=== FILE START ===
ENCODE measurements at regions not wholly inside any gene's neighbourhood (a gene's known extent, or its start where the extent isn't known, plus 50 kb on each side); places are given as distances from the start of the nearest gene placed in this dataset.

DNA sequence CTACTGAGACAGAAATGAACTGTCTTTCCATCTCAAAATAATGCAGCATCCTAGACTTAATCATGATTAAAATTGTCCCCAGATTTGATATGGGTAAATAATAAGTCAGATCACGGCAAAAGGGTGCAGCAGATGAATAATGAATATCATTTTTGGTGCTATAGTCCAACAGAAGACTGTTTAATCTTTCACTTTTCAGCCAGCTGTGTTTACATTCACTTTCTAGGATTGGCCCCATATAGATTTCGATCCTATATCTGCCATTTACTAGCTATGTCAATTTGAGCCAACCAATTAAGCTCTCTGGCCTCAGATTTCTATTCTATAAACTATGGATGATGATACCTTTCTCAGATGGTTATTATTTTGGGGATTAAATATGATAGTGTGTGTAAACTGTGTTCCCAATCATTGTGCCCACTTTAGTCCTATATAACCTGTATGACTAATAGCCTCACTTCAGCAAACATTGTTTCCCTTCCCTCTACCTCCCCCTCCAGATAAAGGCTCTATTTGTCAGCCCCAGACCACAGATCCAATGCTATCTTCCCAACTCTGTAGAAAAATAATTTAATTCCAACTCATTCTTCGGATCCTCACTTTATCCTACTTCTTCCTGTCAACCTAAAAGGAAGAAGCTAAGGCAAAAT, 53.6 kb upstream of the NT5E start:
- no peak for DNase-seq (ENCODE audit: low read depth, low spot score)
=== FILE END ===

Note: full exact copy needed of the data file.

ENCODE measurements at regions not wholly inside any gene's neighbourhood (a gene's known extent, or its start where the extent isn't known, plus 50 kb on each side); places are given as distances from the start of the nearest gene placed in this dataset.

DNA sequence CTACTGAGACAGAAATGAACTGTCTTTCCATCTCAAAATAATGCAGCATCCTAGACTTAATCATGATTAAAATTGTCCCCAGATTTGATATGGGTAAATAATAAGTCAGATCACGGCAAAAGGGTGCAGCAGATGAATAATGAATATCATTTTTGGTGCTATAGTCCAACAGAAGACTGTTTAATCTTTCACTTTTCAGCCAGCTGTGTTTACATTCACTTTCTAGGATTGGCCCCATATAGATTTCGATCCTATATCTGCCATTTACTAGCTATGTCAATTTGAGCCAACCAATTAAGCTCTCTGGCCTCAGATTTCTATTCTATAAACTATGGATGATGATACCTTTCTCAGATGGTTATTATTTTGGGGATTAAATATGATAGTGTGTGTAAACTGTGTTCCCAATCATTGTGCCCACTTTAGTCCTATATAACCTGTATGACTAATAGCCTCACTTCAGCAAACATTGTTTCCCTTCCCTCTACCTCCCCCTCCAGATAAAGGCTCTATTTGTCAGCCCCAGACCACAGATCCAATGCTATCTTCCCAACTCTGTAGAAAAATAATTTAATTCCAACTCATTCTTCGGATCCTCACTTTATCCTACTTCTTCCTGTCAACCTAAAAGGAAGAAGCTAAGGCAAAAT, 53.6 kb upstream of the NT5E start:
- no peak for DNase-seq (ENCODE audit: low read depth, low spot score)